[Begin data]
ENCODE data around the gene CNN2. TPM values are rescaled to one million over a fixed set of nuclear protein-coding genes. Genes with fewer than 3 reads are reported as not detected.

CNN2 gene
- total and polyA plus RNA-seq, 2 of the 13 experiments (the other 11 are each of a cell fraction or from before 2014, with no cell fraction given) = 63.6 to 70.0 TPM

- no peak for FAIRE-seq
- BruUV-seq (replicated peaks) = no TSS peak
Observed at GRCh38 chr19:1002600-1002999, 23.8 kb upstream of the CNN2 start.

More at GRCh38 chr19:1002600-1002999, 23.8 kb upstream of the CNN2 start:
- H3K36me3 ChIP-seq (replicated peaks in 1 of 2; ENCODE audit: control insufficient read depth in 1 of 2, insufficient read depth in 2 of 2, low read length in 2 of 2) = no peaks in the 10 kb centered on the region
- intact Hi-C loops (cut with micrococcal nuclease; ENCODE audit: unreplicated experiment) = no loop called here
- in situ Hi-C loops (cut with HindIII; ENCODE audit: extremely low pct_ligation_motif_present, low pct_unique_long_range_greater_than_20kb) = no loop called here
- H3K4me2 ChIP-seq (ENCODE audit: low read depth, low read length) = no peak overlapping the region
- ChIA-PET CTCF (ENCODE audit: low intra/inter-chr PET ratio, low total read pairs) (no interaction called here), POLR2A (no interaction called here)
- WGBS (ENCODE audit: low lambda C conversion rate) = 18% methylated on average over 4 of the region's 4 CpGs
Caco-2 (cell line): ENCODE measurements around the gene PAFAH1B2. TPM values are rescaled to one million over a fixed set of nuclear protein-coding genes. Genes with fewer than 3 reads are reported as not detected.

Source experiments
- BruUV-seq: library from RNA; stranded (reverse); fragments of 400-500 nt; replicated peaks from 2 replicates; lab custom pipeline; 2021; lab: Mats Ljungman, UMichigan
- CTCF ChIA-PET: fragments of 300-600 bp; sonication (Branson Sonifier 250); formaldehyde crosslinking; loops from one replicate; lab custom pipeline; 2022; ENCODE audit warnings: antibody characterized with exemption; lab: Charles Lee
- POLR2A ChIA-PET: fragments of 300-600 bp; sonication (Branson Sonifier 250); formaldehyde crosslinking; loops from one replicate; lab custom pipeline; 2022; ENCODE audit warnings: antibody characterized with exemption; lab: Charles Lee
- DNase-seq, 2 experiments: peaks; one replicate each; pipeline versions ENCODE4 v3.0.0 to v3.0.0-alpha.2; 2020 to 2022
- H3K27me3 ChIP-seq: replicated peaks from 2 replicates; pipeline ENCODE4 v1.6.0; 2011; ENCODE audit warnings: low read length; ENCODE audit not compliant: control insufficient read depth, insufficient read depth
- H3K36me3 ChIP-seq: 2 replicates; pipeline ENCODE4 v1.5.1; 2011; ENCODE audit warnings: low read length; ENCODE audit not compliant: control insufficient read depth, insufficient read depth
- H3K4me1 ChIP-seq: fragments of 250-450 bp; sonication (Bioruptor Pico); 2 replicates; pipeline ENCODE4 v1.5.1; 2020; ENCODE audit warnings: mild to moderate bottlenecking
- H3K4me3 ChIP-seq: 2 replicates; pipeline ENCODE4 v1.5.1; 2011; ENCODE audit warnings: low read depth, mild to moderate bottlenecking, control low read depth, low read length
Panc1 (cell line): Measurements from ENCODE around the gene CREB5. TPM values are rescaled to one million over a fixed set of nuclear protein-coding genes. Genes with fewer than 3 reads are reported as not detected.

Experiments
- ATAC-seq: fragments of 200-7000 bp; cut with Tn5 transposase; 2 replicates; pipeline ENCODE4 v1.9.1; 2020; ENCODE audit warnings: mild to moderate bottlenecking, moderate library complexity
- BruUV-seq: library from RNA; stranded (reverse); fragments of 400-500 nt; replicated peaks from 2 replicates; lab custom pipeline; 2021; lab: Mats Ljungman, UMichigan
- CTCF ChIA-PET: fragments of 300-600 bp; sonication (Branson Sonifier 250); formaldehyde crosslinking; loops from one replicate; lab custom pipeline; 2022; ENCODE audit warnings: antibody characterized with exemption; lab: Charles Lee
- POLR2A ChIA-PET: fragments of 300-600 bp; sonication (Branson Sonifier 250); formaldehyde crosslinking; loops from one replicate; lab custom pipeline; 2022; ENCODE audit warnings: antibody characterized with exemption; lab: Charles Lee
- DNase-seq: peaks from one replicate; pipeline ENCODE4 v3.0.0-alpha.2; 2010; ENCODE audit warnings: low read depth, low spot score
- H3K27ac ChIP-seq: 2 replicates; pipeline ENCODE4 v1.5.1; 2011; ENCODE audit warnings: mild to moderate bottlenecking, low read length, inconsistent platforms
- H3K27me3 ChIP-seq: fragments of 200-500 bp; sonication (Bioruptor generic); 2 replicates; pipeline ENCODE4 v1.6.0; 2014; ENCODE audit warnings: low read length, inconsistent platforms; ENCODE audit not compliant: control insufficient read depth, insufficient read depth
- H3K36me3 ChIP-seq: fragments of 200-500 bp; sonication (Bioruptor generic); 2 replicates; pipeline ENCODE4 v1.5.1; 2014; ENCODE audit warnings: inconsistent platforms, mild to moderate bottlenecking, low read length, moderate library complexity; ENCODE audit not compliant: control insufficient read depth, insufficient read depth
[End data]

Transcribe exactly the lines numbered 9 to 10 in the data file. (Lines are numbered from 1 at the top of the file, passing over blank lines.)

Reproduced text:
- intact Hi-C loops (cut with micrococcal nuclease; ENCODE audit: unreplicated experiment) = no loop called here
- in situ Hi-C loops (cut with HindIII; ENCODE audit: extremely low pct_ligation_motif_present, low pct_unique_long_range_greater_than_20kb) = no loop called here